Investing in a hardback doesn’t guarantee durability.
Some versions of the book are shorter than others.
Some endings will come too quickly and others will be a long time coming.
Unfortunately, you don’t always get to pick the version.
You might find someone has spilled coffee on your edition. The pages are crinkly and stained. You have to work harder to read the words.
Or you may be happily reading the book only to discover someone’s ripped out a bunch of pages.
Or you could get to a point where you think the book is coming to an end, but then you’re relieved to see there are more pages left than you first thought.
Some of the book covers seem shinier, prettier, and more valuable than others, but with all things, it’s what’s inside that counts.
Though, some books really are that lovely, inside and out.
It’s best not to compare editions.
Keep your nose in your own book.
On the good days, you read the book slowly and intentionally, taking in every word, enjoying the flow of the prose. You like to revisit the highlighted sentences.
On the worst days, your mind wanders and you can’t stop counting the pages. You consider flipping to the end just to be able to move on. You can’t remember why you highlighted those sentences at all.
Try to have more good days than bad.
You may feel pressure to be at certain points in the book.
People will have strong opinions about your reading pace. They will wonder when you’ll get to the next chapter and then when you do, they’ll ask about the chapter after that. You’ll feel like you can’t read fast enough.
Those people will be adamant that it shouldn’t take you so long to read this book.
But they will also be disappointed if you read too quickly. Did you skip pages? Did you skim it? You can’t just skim it!
Most people won’t share the parts they are struggling to read because they think everyone else is getting through the book so easily.
Join a book club. Share your favorite passages and the chapters you can’t quite understand.
Take your time. Re-read. Question. Highlight. Bookmark. Enjoy.
This book usually reads best if you keep at it, rather than picking it up and putting it back down again.
But if you really want to, if you really love it, you can always find the page where you left off.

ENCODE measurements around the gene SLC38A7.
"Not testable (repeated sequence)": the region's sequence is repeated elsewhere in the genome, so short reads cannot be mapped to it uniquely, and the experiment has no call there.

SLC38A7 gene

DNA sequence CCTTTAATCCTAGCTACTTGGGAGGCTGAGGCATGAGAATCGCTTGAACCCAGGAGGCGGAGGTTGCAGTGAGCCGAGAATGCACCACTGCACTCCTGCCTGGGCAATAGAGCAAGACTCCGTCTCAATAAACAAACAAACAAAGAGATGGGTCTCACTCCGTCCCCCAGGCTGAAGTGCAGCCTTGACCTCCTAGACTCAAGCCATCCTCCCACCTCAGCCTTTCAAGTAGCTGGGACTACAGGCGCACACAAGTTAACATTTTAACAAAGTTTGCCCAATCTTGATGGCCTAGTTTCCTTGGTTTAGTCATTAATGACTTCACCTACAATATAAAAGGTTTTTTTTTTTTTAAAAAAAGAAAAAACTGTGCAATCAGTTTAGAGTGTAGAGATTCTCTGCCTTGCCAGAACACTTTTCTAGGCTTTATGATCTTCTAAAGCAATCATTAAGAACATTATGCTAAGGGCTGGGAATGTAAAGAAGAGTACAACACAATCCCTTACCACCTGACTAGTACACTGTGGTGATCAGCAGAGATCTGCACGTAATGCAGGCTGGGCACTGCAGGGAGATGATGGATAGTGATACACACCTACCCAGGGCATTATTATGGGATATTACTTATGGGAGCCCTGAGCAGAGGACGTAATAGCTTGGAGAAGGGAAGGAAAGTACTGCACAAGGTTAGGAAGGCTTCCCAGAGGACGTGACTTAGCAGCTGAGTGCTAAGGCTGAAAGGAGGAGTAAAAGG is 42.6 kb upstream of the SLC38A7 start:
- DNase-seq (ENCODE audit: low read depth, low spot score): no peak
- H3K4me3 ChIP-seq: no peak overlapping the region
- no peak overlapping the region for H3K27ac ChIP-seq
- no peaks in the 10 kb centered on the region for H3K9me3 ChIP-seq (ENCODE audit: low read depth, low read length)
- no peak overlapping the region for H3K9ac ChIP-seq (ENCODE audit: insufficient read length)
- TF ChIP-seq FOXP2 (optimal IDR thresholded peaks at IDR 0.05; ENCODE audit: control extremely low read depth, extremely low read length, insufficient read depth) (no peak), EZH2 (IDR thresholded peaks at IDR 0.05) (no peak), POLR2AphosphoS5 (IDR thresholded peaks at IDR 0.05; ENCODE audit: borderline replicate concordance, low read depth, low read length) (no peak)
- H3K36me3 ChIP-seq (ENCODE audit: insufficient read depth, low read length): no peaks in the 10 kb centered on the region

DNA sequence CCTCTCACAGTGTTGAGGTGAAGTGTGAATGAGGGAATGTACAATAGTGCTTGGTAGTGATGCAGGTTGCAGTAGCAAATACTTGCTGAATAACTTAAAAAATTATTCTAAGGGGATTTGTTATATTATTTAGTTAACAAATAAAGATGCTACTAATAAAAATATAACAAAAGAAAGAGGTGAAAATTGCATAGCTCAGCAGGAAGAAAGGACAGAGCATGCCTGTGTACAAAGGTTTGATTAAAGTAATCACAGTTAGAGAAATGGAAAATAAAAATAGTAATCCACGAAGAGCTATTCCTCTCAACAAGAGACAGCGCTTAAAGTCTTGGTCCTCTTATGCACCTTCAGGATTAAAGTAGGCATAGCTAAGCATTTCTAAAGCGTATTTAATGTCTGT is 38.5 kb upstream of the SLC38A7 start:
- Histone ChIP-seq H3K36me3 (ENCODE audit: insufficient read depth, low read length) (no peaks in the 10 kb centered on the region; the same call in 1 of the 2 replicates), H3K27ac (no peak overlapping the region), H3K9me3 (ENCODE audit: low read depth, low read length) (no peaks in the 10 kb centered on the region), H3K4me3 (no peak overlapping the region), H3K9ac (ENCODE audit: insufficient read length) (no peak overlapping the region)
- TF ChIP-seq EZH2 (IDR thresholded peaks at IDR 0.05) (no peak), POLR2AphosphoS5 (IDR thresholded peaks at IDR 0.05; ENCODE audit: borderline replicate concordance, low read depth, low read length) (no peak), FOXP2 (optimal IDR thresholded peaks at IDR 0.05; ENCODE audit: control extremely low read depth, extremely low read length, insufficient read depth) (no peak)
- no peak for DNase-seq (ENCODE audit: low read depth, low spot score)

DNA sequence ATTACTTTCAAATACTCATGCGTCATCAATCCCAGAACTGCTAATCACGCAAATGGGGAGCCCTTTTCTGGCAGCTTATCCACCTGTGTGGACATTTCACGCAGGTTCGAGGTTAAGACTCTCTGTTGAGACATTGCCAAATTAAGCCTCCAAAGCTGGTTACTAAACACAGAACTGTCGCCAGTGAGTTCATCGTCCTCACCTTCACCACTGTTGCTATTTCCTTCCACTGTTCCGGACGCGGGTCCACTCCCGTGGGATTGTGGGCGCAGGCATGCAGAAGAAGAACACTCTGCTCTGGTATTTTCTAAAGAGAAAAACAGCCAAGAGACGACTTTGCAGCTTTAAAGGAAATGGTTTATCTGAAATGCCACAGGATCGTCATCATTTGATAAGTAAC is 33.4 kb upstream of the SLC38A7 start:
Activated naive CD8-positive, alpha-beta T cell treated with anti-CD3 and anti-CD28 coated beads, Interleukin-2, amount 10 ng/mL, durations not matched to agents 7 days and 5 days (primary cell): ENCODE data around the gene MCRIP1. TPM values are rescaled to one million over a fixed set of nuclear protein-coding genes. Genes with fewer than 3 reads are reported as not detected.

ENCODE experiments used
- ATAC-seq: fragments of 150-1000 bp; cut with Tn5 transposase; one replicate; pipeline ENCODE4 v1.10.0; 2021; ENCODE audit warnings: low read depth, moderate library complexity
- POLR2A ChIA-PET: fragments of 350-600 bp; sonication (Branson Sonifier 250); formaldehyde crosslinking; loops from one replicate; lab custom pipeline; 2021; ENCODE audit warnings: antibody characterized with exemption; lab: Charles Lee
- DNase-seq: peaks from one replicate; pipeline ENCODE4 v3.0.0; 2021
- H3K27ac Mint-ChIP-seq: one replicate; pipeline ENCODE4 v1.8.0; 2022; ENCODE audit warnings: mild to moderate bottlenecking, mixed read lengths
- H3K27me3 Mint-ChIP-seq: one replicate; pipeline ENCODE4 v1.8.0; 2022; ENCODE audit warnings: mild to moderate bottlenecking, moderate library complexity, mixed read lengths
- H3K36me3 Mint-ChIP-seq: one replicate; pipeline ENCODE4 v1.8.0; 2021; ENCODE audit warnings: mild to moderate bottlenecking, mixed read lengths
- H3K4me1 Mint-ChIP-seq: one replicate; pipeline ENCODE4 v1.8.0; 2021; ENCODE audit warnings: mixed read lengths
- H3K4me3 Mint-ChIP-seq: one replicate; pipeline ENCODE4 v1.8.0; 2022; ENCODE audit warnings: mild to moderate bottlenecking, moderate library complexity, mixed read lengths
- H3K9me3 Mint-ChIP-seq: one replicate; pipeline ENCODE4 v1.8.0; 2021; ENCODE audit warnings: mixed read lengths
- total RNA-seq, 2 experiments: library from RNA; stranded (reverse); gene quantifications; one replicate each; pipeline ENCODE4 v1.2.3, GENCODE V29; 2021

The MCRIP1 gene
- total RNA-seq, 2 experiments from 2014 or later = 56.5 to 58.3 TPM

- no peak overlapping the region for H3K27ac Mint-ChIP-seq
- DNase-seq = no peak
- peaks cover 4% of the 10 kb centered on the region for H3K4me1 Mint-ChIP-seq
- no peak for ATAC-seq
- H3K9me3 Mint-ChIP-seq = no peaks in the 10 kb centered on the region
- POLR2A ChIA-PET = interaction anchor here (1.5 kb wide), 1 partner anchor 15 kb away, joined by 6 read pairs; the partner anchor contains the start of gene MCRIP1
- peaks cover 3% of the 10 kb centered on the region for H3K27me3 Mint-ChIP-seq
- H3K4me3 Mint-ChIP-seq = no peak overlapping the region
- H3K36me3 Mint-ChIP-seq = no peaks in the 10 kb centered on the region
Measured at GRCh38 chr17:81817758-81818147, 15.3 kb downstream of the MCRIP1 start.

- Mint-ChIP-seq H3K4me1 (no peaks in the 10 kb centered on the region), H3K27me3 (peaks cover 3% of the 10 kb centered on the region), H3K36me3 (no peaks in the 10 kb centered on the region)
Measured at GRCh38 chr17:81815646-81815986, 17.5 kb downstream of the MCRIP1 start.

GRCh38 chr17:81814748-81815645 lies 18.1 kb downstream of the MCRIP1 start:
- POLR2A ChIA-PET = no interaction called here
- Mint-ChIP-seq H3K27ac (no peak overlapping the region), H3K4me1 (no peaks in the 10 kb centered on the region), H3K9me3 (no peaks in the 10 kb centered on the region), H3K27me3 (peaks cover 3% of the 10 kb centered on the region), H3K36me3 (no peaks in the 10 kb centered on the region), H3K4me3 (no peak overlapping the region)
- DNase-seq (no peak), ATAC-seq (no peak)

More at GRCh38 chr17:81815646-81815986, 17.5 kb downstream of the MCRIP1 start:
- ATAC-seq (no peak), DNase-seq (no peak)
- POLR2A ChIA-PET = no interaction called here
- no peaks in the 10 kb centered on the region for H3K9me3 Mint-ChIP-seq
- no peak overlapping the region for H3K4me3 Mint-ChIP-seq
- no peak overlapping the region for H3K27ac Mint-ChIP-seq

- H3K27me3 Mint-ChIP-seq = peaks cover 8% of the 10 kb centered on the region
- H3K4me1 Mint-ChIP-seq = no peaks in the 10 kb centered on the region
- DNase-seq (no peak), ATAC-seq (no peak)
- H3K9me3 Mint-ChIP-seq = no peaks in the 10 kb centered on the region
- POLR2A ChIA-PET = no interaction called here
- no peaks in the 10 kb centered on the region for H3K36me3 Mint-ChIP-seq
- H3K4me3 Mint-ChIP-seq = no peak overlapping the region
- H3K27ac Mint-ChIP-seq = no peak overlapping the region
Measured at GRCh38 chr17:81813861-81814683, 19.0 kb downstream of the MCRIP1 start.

Becoming a best-seller has a lot more to do with love, sweat and tears than sheer luck.
This book called marriage is subjective.
This book isn’t for everyone, in every way.
This book may look different to your neighbor’s/friend’s/sibling’s/coworker’s book.
You don’t always know what kind of book you have.
And because of that, you keep turning the page, and try very, very hard not to spoil the ending.
You know those chalkboards people design for their kids’ milestones? The ones that tell you their weight, height, number of teeth, favorite words, recent accomplishments, etc?
I made one for my dog. What do you think?
I like the artsy twig. I think it really makes the board.
I should probably stop what I’m doing immediately and open an Etsy shop wherein I sell milestone stickers for puppies, a la “Today I Ate My Own Poop!” and “Today I Humped the Cat!” (©™ just in case.)
Seriously, I like the chalkboard pics. I do. They’re very cute and they’ll be wonderful to look back on over the years. When I have a kid who has hit worthy milestones, I’m sure I’ll do the same. But back to my dog.
The animal shelter asked for updates on the patriotic litter of lab puppies and I finally sat down to write up a summary of how life has been for us post-adoption. While I was selecting photos, I got thinking of milestone chalkboards and my love of lists and here we are. Who needs an actual chalkboard?!
Loves: belly rubs, string cheese, dirty socks, frozen carrots, shoelaces, and romcoms
Hates: the vacuum
Favorite games: Keep Away (mostly with the Comcast remote), King-of-the-Mountain (mainly on the one piece of furniture we really didn’t want her on), and Laundry Room Sweep (bolting into the laundry room and grabbing the first piece of laundry she can find. Extra points for dryer sheets.)
Favorite music: Peter, Paul and Mary, but not If I Had a Hammer. She prefers the slower, softer, anti-war tunes.
Best trick: puppy-dog eyes
Friends: Bishop the Rottweiler, Gronk the St. Bernard, Cora the Dalmation, Zoey the Pitbull and Betty White the Chihuahua